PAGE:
America’s Cup – Finally – Unlike Anything You Have Ever Seen Before!

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Tomorrow, Saturday September 7, marks the start of an amazing spectacle that you don’t want to miss. Whether on network TV or YouTube, we will be treated to heated competition between “yachts” traveling at 25 to 50 knots, with no love lost between the teams.

American syndicate head, Sir Russell Coutts, was an America’s Cup hero in New Zealand, who followed the money (as a professional sailor should), and became a figure of scorn in some circles down under. He has never lost an America’s Cup race or regatta.

On the other side of the card is hard driving syndicate head Grant Dalton, who brought team New Zealand back to the fore with his wit, will, and organizational genius.

These 72-foot foiling cats, with their 132-foot tall rigs, are the most difficult yachts to sail the world has ever seen. Physically demanding and dangerous – the crews are wearing body armor and helmets for a reason – they require a far higher standard of crew coordination than any other type of yacht. Traveling at boat length per second, tacks, jibes, and mark roundings will make a bigger difference in the outcome than ever before.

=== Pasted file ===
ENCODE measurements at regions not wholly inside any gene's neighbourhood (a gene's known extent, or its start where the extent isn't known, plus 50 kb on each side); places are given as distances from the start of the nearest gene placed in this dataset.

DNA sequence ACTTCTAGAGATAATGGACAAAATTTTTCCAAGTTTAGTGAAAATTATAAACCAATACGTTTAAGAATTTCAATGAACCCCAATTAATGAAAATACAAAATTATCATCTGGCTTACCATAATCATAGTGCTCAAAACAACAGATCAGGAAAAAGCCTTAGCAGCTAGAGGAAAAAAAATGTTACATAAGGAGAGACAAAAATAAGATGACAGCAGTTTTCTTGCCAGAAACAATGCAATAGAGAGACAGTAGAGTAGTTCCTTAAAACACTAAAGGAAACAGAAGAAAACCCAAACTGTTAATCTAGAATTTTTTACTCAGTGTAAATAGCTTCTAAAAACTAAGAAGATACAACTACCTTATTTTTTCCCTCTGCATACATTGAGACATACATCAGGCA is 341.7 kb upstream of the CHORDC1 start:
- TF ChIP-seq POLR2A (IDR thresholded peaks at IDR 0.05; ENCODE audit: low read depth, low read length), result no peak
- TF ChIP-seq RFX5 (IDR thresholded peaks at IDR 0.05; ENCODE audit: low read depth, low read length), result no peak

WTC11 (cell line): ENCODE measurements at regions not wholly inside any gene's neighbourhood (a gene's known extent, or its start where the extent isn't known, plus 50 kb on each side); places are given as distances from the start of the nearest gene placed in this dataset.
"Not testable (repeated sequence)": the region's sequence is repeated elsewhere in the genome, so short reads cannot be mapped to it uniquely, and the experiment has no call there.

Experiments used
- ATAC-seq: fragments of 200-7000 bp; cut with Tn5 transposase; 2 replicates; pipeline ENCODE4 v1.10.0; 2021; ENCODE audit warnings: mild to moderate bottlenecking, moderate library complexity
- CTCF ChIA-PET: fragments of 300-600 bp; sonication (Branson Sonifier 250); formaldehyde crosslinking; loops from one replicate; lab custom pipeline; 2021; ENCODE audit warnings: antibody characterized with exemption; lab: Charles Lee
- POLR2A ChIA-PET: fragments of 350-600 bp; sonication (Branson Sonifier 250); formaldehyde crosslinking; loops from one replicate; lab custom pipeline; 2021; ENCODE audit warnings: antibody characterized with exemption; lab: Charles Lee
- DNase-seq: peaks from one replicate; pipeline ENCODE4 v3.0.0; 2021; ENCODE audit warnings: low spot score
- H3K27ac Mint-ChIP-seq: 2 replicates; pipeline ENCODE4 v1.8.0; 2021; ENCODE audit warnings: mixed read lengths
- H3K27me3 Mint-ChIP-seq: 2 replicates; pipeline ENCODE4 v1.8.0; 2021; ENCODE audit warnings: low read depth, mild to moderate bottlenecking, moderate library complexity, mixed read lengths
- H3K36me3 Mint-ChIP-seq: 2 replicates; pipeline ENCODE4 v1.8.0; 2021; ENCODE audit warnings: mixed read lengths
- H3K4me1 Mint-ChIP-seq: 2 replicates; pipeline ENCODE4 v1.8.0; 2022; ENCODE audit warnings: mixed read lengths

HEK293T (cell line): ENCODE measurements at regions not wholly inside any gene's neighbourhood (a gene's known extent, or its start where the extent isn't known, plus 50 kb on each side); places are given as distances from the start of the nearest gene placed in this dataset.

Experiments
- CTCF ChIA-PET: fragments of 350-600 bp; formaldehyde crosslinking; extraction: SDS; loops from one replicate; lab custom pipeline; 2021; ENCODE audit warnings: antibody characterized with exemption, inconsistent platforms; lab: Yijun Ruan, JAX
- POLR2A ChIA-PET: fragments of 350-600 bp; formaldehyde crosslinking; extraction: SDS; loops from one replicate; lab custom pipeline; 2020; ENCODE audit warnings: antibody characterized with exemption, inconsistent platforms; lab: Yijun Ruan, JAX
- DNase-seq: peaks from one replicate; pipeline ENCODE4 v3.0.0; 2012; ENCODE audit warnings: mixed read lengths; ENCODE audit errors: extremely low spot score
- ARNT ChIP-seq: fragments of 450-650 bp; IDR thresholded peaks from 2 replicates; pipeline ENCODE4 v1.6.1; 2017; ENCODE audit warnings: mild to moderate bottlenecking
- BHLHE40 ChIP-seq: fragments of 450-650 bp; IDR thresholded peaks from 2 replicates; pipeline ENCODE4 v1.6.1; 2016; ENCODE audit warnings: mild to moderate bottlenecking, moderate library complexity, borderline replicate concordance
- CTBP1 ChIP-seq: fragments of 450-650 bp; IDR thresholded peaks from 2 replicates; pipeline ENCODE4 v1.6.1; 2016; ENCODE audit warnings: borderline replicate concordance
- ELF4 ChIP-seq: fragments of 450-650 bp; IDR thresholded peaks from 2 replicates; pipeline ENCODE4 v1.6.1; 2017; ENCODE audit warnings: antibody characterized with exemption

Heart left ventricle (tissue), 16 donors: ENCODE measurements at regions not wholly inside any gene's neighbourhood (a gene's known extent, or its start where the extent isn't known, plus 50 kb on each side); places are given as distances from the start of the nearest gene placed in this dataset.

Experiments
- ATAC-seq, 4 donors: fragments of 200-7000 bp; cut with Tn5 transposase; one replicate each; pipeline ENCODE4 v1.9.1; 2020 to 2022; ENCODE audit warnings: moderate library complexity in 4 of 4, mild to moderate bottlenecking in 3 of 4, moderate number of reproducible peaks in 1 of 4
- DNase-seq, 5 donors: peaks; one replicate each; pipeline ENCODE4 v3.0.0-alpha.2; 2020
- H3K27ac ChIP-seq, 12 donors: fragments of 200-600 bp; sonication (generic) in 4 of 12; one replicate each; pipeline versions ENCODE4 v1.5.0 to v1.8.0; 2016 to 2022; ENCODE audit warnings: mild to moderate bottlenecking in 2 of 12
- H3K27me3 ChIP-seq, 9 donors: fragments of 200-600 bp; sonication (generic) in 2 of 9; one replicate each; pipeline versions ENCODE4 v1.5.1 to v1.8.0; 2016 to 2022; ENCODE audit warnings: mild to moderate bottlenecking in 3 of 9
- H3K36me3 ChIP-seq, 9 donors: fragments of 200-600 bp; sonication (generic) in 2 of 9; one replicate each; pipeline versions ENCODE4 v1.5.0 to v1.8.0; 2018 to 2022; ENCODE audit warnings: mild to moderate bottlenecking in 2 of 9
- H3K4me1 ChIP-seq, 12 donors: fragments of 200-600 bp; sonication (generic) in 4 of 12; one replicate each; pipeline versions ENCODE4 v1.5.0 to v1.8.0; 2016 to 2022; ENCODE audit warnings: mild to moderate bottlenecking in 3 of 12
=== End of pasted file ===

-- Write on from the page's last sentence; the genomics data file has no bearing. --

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The odds are we will see the boats foiling to windward at 25 to 30 knots in anything over 15 knots of breeze. It would not surprise this correspondent to see a further significant ratchet up in boat speed off the wind as well, from the current maximum of 47 knots to 50 knots in spurts with the right conditions.

The end plate New Zealand has added to their jib (Oracle has had theirs for a while) and better sealing of the wing to its end plate, are going to make a big difference (a lot more than the 1/10th of a knot Team New Zealand are discussing publicly).

Both skippers, Dean Barker on Team New Zealand and Jimmy Spithill of Oracle Racing, are aggressive masters of match racing tactics. Couple their skill with the speed and maneuverability of these big cats, and the stakes given this is the finals, and we are going to see drama-filled starting sequences.

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And the winner is….

We have no idea, but we shall be watching every minute of this spectacle as it unfolds over the coming two weeks.

Posted by Steve Dashew  (September 6, 2013)

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